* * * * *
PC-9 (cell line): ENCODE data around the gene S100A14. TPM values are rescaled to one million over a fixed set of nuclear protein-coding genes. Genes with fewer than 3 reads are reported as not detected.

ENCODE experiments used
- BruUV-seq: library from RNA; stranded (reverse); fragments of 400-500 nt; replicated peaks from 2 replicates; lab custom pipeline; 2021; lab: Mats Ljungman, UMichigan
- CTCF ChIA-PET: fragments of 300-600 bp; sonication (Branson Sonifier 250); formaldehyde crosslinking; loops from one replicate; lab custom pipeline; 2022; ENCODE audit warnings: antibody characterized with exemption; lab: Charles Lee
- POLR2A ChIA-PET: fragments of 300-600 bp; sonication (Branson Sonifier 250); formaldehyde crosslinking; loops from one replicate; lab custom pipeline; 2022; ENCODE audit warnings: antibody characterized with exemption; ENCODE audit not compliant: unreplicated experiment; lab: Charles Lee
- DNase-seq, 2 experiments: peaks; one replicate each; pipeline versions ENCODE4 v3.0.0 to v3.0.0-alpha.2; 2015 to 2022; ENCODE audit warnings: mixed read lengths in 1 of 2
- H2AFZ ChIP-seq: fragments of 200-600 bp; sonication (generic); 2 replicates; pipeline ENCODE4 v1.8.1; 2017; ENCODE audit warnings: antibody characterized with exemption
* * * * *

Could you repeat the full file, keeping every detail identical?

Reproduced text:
PC-9 (cell line): ENCODE data around the gene S100A14. TPM values are rescaled to one million over a fixed set of nuclear protein-coding genes. Genes with fewer than 3 reads are reported as not detected.

ENCODE experiments used
- BruUV-seq: library from RNA; stranded (reverse); fragments of 400-500 nt; replicated peaks from 2 replicates; lab custom pipeline; 2021; lab: Mats Ljungman, UMichigan
- CTCF ChIA-PET: fragments of 300-600 bp; sonication (Branson Sonifier 250); formaldehyde crosslinking; loops from one replicate; lab custom pipeline; 2022; ENCODE audit warnings: antibody characterized with exemption; lab: Charles Lee
- POLR2A ChIA-PET: fragments of 300-600 bp; sonication (Branson Sonifier 250); formaldehyde crosslinking; loops from one replicate; lab custom pipeline; 2022; ENCODE audit warnings: antibody characterized with exemption; ENCODE audit not compliant: unreplicated experiment; lab: Charles Lee
- DNase-seq, 2 experiments: peaks; one replicate each; pipeline versions ENCODE4 v3.0.0 to v3.0.0-alpha.2; 2015 to 2022; ENCODE audit warnings: mixed read lengths in 1 of 2
- H2AFZ ChIP-seq: fragments of 200-600 bp; sonication (generic); 2 replicates; pipeline ENCODE4 v1.8.1; 2017; ENCODE audit warnings: antibody characterized with exemption